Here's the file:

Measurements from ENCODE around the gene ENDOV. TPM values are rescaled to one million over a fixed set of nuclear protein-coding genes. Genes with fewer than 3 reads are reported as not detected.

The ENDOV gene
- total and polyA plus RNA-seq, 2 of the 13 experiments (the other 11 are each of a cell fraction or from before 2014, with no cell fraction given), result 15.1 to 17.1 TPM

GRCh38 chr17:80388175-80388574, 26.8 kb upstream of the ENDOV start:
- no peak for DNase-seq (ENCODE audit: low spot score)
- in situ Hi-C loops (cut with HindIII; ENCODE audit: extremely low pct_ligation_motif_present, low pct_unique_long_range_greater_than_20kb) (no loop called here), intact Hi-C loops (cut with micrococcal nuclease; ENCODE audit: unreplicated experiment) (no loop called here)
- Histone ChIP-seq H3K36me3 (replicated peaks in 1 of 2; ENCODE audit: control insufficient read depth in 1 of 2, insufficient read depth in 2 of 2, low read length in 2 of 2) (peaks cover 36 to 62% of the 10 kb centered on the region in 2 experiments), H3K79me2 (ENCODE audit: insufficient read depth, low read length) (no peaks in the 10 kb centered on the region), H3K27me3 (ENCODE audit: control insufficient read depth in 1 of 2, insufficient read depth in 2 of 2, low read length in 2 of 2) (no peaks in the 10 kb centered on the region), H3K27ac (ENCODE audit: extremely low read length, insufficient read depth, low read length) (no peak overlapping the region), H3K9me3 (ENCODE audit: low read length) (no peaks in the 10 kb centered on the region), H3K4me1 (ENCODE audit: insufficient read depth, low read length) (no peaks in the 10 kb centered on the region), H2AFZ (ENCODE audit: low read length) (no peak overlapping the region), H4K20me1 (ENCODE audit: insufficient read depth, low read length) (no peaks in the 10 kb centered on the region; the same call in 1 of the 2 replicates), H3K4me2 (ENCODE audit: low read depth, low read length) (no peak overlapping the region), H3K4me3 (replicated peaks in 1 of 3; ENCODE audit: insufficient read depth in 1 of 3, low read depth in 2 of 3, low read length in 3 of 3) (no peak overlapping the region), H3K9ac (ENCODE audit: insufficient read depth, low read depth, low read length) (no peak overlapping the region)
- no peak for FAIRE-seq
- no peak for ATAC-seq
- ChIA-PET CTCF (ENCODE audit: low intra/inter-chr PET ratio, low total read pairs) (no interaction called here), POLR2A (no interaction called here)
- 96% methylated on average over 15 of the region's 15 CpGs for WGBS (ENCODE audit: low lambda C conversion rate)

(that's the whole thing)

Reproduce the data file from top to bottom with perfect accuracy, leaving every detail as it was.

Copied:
Measurements from ENCODE around the gene ENDOV. TPM values are rescaled to one million over a fixed set of nuclear protein-coding genes. Genes with fewer than 3 reads are reported as not detected.

The ENDOV gene
- total and polyA plus RNA-seq, 2 of the 13 experiments (the other 11 are each of a cell fraction or from before 2014, with no cell fraction given), result 15.1 to 17.1 TPM

GRCh38 chr17:80388175-80388574, 26.8 kb upstream of the ENDOV start:
- no peak for DNase-seq (ENCODE audit: low spot score)
- in situ Hi-C loops (cut with HindIII; ENCODE audit: extremely low pct_ligation_motif_present, low pct_unique_long_range_greater_than_20kb) (no loop called here), intact Hi-C loops (cut with micrococcal nuclease; ENCODE audit: unreplicated experiment) (no loop called here)
- Histone ChIP-seq H3K36me3 (replicated peaks in 1 of 2; ENCODE audit: control insufficient read depth in 1 of 2, insufficient read depth in 2 of 2, low read length in 2 of 2) (peaks cover 36 to 62% of the 10 kb centered on the region in 2 experiments), H3K79me2 (ENCODE audit: insufficient read depth, low read length) (no peaks in the 10 kb centered on the region), H3K27me3 (ENCODE audit: control insufficient read depth in 1 of 2, insufficient read depth in 2 of 2, low read length in 2 of 2) (no peaks in the 10 kb centered on the region), H3K27ac (ENCODE audit: extremely low read length, insufficient read depth, low read length) (no peak overlapping the region), H3K9me3 (ENCODE audit: low read length) (no peaks in the 10 kb centered on the region), H3K4me1 (ENCODE audit: insufficient read depth, low read length) (no peaks in the 10 kb centered on the region), H2AFZ (ENCODE audit: low read length) (no peak overlapping the region), H4K20me1 (ENCODE audit: insufficient read depth, low read length) (no peaks in the 10 kb centered on the region; the same call in 1 of the 2 replicates), H3K4me2 (ENCODE audit: low read depth, low read length) (no peak overlapping the region), H3K4me3 (replicated peaks in 1 of 3; ENCODE audit: insufficient read depth in 1 of 3, low read depth in 2 of 3, low read length in 3 of 3) (no peak overlapping the region), H3K9ac (ENCODE audit: insufficient read depth, low read depth, low read length) (no peak overlapping the region)
- no peak for FAIRE-seq
- no peak for ATAC-seq
- ChIA-PET CTCF (ENCODE audit: low intra/inter-chr PET ratio, low total read pairs) (no interaction called here), POLR2A (no interaction called here)
- 96% methylated on average over 15 of the region's 15 CpGs for WGBS (ENCODE audit: low lambda C conversion rate)